The Use of Muscle Relaxants in the Treatment of Non-Specific Low Back Pain

The Use of Muscle Relaxants in the Treatment of Non-Specific Low Back Pain
Reid Larson, PharmD, Welia Health

Background: How many people do you know with low back pain? Too many to count? If that is the case it is no surprise low back pain has been the leading cause of disability worldwide for the past 30 years according to the Global Burden of Disease study in 2017. First-line therapies include a range of non-pharmacological approaches, often accompanied with the use of non-steroidal anti-inflammatory drugs (NSAIDs), acetaminophen, muscle relaxants (MRs), and corticosteroids. Prescription MRs are the third most commonly prescribed class of medications for the treatment of low back pain and can be classified as non-benzodiazepine antispasmodics (carisoprodol, cyclobenzaprine, methocarbamol, tizanidine, etc.), antispastics (baclofen, dantrolene), and benzodiazepines (diazepam, clonazepam, etc.). Due to variable results in clinical trials, conflicting recommendations for the use of these medications exist between international clinical practice guidelines. For example, the American College of Physicians (ACP) guideline recommends non-benzodiazepine antispasmodics as the drug of choice for acute low back pain, the National Institute for Health and Care Excellence guideline does not make a recommendation on the use of MRs, and the Belgian Health Care Knowledge Centre discourages use of MRs entirely. A recent review by Cashin et al. summarized the available evidence on safety and efficacy of MRs to help guide healthcare providers in the treatment of low back pain with evidence-based pharmacotherapy.

Evidence: In an effort to quell this controversy, Cashin et al. recently published a systematic review consisting of 49 randomised controlled trials that evaluated the efficacy and safety of MRs versus placebo, usual care, or no treatment in adults (≥18 years) for the treatment of non-specific low back pain. The trials included were assessed for the risk of bias and certainty of the evidence, and data was extracted to produce outcomes of pain intensity, disability, acceptability, and safety. Of the 41 clinical trials, 31 were selected to be further analyzed via a meta-analysis. A total of 6,505 participants comprised the sample population included in the meta-analysis.

Acute, sub-acute, and chronic pain were defined as non-specific low back pain lasting 0 to 2 weeks, 2 to 6 weeks, and ≥12 weeks, respectively. The authors found, in the case of acute low back pain, that non-benzodiazepine antispasmodics were associated with a reduction in pain intensity compared with control (mean difference −7.7 [95% CI −12.1 - −3.3]). However, they did not find a reduction in disability (mean difference −3.3 [95% CI −7.3 - 0.7]) and the evidence suggested an increase in the risk of an adverse event (RR 1.6 [95% CI 1.2 - 2.0]). Interestingly, benzodiazepines were found to have a statistically significant reduction in disability in patients with sub-acute pain (mean difference −6.9 [95% CI −12.1 - −1.7]), but showed no reduction in disability in patients with chronic low back pain. Antispastic drugs were also associated with an increase in the risk of an adverse event versus control (mean difference 2.0 [CI 95% 1.1 - 3.8]) which were more likely to cause discontinuation of treatment (mean difference 34.6 [95% CI 2.1 - 568.0]).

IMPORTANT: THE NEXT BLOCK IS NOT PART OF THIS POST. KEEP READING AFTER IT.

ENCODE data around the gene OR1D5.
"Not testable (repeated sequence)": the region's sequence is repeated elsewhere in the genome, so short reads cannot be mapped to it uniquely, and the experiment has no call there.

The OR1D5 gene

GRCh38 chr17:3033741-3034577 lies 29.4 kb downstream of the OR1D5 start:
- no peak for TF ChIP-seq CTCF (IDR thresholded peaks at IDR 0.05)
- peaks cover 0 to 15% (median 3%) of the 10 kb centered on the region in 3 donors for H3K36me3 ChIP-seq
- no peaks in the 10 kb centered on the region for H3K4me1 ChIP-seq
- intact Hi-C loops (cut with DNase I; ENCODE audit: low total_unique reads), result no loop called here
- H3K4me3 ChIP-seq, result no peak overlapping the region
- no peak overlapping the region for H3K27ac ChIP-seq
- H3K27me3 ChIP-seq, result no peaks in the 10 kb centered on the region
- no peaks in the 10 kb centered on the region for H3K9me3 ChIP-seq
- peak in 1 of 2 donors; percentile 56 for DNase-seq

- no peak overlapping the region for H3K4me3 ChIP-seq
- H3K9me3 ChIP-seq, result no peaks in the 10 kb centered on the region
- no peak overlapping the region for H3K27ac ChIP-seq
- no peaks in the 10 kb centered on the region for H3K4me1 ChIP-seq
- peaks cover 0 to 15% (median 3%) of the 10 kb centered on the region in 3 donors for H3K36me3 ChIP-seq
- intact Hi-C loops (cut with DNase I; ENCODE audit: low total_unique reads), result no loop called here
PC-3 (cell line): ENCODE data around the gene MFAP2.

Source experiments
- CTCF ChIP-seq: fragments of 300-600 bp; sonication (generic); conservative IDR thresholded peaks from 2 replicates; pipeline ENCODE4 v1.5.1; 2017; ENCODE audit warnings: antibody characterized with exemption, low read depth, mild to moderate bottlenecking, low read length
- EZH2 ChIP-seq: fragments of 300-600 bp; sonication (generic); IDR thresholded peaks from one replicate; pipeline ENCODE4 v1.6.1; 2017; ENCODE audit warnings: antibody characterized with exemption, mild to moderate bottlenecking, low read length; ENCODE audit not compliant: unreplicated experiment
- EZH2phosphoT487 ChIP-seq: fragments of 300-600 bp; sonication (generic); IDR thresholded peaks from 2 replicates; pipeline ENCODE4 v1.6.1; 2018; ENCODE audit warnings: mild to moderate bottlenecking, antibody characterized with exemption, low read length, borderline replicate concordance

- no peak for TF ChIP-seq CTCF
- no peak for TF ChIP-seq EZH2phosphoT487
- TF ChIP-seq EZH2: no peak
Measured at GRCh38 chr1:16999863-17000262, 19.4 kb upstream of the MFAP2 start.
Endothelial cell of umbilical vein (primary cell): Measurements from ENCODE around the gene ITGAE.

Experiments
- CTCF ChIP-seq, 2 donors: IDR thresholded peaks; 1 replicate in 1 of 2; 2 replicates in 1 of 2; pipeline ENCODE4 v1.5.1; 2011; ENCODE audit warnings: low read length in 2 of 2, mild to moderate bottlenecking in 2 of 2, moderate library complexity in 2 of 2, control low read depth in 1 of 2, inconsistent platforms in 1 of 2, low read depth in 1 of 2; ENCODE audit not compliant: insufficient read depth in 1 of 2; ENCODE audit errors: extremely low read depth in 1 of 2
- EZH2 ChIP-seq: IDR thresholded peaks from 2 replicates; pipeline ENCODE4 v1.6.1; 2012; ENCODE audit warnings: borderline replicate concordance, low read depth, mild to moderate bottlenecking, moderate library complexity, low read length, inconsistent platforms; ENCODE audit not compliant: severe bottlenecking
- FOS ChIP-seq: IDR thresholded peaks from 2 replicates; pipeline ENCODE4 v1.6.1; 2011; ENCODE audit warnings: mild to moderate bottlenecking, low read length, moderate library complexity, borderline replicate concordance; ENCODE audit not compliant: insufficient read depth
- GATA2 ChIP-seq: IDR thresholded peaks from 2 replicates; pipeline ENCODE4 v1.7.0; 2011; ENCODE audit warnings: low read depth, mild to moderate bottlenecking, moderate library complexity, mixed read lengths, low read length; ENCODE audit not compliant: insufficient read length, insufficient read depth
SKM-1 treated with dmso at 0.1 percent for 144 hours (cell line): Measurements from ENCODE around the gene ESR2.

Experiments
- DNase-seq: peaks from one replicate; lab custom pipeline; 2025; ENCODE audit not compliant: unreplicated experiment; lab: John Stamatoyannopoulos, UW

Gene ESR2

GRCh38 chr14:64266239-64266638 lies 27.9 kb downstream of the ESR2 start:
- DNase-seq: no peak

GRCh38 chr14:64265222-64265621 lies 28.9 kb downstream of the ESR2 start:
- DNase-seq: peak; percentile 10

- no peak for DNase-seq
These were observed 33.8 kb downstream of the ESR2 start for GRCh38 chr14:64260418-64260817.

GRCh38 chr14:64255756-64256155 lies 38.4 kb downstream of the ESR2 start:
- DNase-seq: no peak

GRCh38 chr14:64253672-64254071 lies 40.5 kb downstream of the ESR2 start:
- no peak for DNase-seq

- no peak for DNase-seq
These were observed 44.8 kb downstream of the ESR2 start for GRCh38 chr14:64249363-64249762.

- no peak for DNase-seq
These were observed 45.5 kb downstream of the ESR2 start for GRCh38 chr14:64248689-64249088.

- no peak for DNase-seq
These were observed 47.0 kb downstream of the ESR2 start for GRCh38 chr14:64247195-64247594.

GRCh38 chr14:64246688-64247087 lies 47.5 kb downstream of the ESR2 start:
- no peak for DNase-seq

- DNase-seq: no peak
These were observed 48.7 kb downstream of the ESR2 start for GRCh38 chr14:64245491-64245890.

Discussion & Clinical Impact: In the treatment of low back pain, this study has aided in summarizing the variable efficacy and safety data previously reported. Overall, non-benzodiazepine antispasmodic drugs appear to be more effective compared to benzodiazepines or antispasmodics in reducing acute low back pain. However, there are a number of limitations that may push clinicians to avoid their use in this setting. First, the mean differences reported were based on a 0 - 100 point scale, meaning even those effects that were statistically significant were relatively insignificant (i.e. less than 8 points on a 0 - 100 point scale) and may not be clinically meaningful. Second, the meta-analysis included three studies that evaluated the use of thiocolchicoside, a non-benzodiazepine antispasmodic not approved by the Food & Drug Administration due to the possibility of severe adverse effects. The addition of these studies may have skewed the overall results of the meta-analysis towards showing benefit of MRs. Furthermore, the risks associated with MRs may outweigh their benefits, especially in older adult populations. These risks include side effects of drowsiness, dizziness, agitation, irritability, headache, increased fall risk, and possible dependence or misuse.

Non-specific low back pain typically improves over time regardless of treatment modality. Therefore, per the ACP clinical guidelines on low back pain, first-line treatments should focus on non-pharmacological options such as physical therapy, superficial heat, massage, or acupuncture. If pharmacologic treatment is warranted beyond NSAIDs or acetaminophen, MRs may be an option in the acute setting only. Deprescribing practices should be considered in those initiated on MR therapy for chronic low back pain. Cashin et al. wrote the following conclusion to help guide clinical practice: “Although non-benzodiazepine antispasmodics might reduce pain intensity at two weeks or less for acute low back pain, the effect is unlikely to be considered clinically important.”



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